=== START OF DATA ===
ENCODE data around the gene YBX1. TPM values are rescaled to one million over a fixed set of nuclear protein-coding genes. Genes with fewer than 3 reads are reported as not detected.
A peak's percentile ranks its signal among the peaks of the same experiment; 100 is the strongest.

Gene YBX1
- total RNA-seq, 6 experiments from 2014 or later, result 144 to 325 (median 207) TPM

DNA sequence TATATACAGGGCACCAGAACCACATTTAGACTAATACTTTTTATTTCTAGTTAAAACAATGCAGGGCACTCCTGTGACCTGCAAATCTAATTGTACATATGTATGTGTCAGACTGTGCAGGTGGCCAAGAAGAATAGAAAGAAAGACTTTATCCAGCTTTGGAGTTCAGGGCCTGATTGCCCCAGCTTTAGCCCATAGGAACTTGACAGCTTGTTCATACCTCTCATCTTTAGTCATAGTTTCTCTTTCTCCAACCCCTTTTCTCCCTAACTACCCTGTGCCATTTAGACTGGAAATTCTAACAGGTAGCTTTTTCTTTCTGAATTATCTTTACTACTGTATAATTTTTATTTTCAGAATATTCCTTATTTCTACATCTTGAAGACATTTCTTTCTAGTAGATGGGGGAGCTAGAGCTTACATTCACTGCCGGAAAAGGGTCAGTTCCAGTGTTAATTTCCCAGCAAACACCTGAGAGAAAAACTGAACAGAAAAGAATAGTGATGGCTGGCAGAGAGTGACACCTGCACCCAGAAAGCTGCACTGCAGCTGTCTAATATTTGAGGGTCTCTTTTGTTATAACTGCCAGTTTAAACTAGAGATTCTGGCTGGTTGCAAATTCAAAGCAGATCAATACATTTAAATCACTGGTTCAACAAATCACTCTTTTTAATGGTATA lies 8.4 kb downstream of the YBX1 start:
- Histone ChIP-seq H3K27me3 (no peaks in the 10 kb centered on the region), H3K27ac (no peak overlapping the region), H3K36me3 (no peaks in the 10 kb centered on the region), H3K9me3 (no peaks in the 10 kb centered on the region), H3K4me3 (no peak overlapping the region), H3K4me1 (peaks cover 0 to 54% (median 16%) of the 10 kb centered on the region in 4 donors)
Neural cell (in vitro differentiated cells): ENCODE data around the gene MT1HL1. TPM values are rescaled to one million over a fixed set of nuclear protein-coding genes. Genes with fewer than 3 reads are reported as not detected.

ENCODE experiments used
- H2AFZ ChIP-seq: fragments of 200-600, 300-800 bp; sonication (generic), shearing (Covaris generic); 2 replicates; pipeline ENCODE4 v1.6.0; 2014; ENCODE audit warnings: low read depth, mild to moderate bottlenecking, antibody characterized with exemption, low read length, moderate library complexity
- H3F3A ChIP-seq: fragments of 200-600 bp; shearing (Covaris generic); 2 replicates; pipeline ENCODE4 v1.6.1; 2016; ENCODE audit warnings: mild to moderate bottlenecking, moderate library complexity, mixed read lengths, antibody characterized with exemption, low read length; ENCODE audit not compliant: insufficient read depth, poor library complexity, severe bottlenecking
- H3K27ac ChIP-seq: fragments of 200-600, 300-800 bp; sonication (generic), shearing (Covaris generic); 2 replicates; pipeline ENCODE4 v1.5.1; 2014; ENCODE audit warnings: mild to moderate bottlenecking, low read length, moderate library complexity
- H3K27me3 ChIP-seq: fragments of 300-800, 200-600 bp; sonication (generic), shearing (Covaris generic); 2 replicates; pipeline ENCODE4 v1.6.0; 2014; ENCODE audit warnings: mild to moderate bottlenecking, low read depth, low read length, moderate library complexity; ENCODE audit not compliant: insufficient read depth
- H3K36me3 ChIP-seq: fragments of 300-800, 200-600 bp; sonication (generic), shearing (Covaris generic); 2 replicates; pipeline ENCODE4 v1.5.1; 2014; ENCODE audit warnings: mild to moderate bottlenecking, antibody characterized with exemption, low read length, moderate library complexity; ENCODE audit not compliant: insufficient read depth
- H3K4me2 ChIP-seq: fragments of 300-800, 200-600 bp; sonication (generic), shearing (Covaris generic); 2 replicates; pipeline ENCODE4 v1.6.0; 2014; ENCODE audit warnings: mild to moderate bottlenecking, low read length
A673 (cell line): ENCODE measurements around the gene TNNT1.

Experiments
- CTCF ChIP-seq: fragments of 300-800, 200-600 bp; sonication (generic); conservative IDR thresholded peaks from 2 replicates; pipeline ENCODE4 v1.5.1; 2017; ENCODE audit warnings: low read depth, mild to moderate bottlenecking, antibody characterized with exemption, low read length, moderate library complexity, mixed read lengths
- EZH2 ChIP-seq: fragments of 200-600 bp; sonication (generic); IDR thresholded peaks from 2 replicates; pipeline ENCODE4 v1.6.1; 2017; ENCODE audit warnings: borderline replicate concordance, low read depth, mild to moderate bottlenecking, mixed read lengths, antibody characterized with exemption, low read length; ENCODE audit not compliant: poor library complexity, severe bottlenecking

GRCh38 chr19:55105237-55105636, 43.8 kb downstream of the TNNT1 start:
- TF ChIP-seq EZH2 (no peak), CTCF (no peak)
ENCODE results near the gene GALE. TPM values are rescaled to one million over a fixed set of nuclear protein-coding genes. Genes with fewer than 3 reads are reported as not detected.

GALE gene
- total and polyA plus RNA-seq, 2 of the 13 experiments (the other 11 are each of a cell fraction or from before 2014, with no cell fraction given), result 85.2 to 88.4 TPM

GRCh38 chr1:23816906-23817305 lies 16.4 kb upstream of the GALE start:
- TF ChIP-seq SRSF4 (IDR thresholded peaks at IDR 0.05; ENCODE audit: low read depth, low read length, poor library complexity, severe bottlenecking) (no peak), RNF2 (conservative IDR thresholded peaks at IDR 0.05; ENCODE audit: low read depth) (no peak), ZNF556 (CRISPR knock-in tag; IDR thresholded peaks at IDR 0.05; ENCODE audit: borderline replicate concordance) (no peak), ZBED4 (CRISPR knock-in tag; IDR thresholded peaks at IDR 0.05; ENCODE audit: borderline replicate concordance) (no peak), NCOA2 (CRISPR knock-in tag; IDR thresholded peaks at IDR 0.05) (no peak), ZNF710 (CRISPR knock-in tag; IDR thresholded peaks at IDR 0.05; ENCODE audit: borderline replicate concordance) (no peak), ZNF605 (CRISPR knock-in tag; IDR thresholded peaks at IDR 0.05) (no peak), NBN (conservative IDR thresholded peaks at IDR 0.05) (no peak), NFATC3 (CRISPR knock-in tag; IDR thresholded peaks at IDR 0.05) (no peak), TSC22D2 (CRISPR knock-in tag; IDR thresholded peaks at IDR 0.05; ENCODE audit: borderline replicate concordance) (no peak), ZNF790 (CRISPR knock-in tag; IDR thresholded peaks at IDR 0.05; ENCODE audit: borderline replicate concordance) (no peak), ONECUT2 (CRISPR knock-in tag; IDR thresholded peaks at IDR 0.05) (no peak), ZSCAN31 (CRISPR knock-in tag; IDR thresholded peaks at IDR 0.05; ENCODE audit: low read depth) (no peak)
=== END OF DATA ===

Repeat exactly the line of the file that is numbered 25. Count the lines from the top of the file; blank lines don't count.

- TF ChIP-seq SRSF4 (IDR thresholded peaks at IDR 0.05; ENCODE audit: low read depth, low read length, poor library complexity, severe bottlenecking) (no peak), RNF2 (conservative IDR thresholded peaks at IDR 0.05; ENCODE audit: low read depth) (no peak), ZNF556 (CRISPR knock-in tag; IDR thresholded peaks at IDR 0.05; ENCODE audit: borderline replicate concordance) (no peak), ZBED4 (CRISPR knock-in tag; IDR thresholded peaks at IDR 0.05; ENCODE audit: borderline replicate concordance) (no peak), NCOA2 (CRISPR knock-in tag; IDR thresholded peaks at IDR 0.05) (no peak), ZNF710 (CRISPR knock-in tag; IDR thresholded peaks at IDR 0.05; ENCODE audit: borderline replicate concordance) (no peak), ZNF605 (CRISPR knock-in tag; IDR thresholded peaks at IDR 0.05) (no peak), NBN (conservative IDR thresholded peaks at IDR 0.05) (no peak), NFATC3 (CRISPR knock-in tag; IDR thresholded peaks at IDR 0.05) (no peak), TSC22D2 (CRISPR knock-in tag; IDR thresholded peaks at IDR 0.05; ENCODE audit: borderline replicate concordance) (no peak), ZNF790 (CRISPR knock-in tag; IDR thresholded peaks at IDR 0.05; ENCODE audit: borderline replicate concordance) (no peak), ONECUT2 (CRISPR knock-in tag; IDR thresholded peaks at IDR 0.05) (no peak), ZSCAN31 (CRISPR knock-in tag; IDR thresholded peaks at IDR 0.05; ENCODE audit: low read depth) (no peak)